Skip to main content

Good Neighbors




I grew up during a simpler time. This isn't necessarily because times are more complicated today than they used to be (although we certainly have more technology at our disposal now), but it is because children often see (and remember) things in much more simpler terms than when their brains become better developed, and they have to directly contend with so much more of the world as adults. So, yes, things were pretty complicated -- and even dangerous -- when I was a kid, but they seemed simple more often than not.


Part of my little cocoon-like world growing up at 605 S. Draper St. was the wonderful neighborhood in which my parents and I lived. The neighbors during my first ten years spent at this residence consisted firstly of Bob & Wanda from across the street. Bob worked at Country Companies Insurance, when they used to have an office where a Walgreens stands now. They were always nice to my folks and I. The Oyes lived up the street, on the corner of Green & Draper. Keith & Angie (the kids) were older than I was, but they both humored me when I wanted to play, and Angie used to babysit me sometimes. Truth be told, I kind of had a crush on her.

Next door to us, to the north, were sisters Gibby and Marcella. It was only recently that I learned that Marcella didn't actually live there, but I thought she did, as she seemed to be over there a lot. They were both splendid, gentle women, who always had time to allow little Matt to visit with them. Next door to them were Pat and Don, and their dog, Boo. Pat and Don were ok, but Boo was, well, not a nice dog. One day I toddled over a tad too far into the yard of Don and Pat, and Boo set that to rights real quick.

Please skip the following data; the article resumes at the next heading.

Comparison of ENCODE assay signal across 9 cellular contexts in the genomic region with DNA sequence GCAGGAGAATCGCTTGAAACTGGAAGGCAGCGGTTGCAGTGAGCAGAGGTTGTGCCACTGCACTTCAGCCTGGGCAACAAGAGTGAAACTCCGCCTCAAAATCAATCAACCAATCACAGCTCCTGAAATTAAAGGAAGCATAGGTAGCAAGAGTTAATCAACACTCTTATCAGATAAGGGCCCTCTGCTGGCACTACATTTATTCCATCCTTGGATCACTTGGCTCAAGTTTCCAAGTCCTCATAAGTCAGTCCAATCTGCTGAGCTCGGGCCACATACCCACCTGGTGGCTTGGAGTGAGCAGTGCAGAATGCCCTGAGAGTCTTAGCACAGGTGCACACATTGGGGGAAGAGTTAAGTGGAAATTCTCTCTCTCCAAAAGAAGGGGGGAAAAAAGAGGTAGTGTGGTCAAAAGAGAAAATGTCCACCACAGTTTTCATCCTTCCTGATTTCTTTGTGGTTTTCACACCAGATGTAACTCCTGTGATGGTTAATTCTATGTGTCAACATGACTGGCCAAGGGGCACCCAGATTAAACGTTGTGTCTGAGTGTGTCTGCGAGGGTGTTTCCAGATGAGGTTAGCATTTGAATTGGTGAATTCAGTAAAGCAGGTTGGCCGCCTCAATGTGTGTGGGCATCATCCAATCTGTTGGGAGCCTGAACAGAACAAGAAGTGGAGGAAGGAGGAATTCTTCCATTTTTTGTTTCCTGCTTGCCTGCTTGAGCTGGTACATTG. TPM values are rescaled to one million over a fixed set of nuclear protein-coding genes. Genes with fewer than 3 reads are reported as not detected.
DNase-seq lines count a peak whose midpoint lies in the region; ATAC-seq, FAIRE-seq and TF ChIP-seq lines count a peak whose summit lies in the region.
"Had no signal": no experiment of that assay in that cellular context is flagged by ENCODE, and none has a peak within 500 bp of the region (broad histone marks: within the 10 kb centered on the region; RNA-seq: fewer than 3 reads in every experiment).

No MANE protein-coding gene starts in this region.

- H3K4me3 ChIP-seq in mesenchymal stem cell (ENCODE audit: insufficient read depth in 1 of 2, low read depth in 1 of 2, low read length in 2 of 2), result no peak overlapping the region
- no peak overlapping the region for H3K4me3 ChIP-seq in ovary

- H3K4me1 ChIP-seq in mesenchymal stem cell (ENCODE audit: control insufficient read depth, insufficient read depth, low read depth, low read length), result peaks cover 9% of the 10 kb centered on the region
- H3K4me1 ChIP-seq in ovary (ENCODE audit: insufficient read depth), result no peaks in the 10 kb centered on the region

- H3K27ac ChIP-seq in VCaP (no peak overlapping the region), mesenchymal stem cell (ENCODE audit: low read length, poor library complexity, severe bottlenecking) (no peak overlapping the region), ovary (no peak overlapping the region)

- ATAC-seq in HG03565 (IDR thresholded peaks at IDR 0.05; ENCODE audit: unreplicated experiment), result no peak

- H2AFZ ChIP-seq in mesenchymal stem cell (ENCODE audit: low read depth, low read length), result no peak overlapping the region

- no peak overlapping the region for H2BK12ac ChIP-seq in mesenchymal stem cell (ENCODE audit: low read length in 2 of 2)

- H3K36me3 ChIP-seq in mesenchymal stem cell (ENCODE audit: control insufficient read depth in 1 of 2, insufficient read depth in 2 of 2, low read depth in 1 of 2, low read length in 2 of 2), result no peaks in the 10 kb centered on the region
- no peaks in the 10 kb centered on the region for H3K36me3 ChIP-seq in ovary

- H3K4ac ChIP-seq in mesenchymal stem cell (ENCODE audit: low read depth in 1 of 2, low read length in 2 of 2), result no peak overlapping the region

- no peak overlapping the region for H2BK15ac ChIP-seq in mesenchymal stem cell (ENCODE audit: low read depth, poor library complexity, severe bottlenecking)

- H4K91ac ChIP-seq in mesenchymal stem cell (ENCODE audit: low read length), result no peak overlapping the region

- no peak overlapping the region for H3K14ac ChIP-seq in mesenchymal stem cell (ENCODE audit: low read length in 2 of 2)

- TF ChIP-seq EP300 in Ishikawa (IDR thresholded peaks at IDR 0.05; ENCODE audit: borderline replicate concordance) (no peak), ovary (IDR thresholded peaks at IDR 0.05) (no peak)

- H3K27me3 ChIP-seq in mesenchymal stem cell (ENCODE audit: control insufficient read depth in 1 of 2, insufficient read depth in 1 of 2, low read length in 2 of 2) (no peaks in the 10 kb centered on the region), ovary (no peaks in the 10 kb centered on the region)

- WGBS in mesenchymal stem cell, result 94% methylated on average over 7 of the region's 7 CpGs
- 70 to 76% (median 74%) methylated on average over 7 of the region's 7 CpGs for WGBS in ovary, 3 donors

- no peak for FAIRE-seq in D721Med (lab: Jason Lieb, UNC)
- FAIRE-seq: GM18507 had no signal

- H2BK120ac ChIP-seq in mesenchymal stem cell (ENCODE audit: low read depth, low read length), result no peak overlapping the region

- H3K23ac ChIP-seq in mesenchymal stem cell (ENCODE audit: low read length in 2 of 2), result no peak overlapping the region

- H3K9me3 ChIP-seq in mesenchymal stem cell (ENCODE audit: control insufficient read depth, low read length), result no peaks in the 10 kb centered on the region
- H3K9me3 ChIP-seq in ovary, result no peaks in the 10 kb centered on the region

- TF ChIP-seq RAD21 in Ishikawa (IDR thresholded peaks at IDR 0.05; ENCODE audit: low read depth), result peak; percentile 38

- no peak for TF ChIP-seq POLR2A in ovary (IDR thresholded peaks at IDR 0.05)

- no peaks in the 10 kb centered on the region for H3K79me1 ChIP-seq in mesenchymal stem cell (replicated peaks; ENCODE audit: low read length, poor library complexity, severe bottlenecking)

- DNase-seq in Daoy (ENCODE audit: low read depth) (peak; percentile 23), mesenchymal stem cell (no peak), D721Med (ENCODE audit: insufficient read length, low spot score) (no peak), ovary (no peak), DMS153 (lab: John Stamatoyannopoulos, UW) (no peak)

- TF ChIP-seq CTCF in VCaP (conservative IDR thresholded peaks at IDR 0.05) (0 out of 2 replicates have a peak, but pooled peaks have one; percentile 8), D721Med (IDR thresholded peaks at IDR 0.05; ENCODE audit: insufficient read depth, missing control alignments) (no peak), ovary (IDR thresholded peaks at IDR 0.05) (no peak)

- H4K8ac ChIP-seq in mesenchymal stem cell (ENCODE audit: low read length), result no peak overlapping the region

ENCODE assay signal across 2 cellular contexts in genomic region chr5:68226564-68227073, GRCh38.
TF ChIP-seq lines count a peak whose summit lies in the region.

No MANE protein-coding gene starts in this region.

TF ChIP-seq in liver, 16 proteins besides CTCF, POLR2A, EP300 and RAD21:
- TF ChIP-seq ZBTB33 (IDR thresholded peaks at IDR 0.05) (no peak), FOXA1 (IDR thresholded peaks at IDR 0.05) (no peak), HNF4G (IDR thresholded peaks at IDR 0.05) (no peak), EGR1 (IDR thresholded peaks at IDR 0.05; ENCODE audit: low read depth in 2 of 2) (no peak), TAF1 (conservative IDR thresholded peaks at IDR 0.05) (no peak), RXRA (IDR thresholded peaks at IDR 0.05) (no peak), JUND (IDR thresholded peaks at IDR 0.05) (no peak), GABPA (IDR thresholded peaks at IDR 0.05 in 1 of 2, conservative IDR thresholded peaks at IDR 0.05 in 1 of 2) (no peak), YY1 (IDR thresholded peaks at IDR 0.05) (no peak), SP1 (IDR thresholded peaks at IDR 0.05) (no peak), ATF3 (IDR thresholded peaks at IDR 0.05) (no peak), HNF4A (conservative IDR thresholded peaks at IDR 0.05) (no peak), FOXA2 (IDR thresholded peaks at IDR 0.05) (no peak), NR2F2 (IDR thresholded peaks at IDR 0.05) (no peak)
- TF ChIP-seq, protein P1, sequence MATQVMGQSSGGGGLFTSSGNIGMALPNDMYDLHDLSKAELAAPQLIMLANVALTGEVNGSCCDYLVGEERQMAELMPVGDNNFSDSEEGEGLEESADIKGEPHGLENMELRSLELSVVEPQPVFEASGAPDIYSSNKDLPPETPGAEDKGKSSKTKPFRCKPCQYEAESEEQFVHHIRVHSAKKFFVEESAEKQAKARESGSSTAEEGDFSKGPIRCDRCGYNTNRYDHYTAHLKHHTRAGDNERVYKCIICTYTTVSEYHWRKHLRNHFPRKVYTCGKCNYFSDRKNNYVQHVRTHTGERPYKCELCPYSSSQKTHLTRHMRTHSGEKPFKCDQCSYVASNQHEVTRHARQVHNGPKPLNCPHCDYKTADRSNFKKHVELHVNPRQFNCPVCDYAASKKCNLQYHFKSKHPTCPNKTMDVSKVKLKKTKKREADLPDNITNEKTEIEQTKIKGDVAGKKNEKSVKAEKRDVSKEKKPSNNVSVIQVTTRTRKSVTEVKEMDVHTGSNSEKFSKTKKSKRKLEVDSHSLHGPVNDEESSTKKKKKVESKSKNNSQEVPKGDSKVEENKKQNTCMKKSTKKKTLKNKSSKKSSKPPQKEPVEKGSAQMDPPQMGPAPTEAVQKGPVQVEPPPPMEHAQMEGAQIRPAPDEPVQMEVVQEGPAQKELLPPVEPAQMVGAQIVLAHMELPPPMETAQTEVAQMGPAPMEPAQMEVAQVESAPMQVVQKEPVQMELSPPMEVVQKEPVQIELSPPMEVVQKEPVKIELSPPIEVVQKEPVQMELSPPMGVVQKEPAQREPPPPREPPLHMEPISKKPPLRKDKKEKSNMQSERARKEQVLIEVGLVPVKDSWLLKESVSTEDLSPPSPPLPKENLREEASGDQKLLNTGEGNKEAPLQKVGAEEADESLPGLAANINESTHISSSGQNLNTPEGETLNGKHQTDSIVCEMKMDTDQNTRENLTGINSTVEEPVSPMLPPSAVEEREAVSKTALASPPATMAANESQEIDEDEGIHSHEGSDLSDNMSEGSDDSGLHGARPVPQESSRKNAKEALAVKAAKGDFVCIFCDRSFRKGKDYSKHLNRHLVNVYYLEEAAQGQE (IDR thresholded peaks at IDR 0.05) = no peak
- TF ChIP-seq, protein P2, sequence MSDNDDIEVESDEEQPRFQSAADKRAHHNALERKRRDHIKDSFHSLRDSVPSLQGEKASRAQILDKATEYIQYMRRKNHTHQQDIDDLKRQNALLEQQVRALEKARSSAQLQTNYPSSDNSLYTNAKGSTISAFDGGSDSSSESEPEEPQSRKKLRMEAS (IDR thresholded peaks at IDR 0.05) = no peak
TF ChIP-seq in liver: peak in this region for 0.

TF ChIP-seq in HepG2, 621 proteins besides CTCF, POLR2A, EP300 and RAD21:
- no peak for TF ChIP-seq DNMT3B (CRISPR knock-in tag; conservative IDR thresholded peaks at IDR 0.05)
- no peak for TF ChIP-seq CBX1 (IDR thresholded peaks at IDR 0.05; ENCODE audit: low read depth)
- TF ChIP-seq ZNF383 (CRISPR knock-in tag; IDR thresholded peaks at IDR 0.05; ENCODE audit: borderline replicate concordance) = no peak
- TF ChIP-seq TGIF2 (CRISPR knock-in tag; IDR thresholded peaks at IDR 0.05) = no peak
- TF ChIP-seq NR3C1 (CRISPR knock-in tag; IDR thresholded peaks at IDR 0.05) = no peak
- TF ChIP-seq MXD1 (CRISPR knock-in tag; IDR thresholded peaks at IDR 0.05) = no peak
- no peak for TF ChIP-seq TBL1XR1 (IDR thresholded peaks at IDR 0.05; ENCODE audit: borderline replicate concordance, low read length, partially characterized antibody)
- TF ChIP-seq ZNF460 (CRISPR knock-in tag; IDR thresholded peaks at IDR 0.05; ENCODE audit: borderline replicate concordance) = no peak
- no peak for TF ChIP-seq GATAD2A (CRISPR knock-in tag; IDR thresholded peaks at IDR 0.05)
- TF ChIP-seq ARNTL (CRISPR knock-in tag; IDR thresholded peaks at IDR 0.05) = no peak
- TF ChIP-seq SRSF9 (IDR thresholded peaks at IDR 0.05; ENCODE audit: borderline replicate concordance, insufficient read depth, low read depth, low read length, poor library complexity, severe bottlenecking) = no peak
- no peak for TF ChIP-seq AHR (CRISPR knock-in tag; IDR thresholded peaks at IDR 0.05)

Our neighbors next door to the south were Cecil & Bea. Cecil pretty much kept himself to himself. Bea was one of those exceedingly nice old ladies who prattled-on a bit, but the warmth and niceness she exuded was sincere. The family that bordered our back yard to the south, the Pierces, were a lot of fun. They had several girls, and we would all amiably converse across our mutual fence during several summer evenings spent in the backyards. Mr. & Mrs. Shirley lived on the corner of John & Draper. Mrs. Shirley is still there, although Mr. Shirley passed away years ago. I'll never forget the time my dad fell out of his chair watching Mr. Shirley attempt to get his car up their ice-covered driveway.

And, last but certainly not least, is Bob & Alice. This lovely elderly couple lived directly behind us. Our backyards met at a low fence, and Alice would often call to me whenever I was playing in the sandbox. I'd run over to her at the fence, and we'd chat, typically finishing with her giving me a cookie. Sometimes my folks and I would go over to their house for an evening where they'd play Yahtzee and I would, well, just chill. Bob & Alice babysat me on a few occasions, once when my mom was with my dad at the burn unit in Springfield. It was then Alice introduced me to the delicious combination of cream style corn on mashed potatoes. Yum.

So, yeah, I grew up very fortunate. We had some awesome neighbors to make our life on Draper St. pretty darn swell. No doubt there are plenty of children across the city, and in the same neighborhood, who feel the same way today. I'm not one of those curmudgeonly adults who shakes their proverbial cane in a fit of nostalgic pique thinking that "when I was a kid...." things were always better.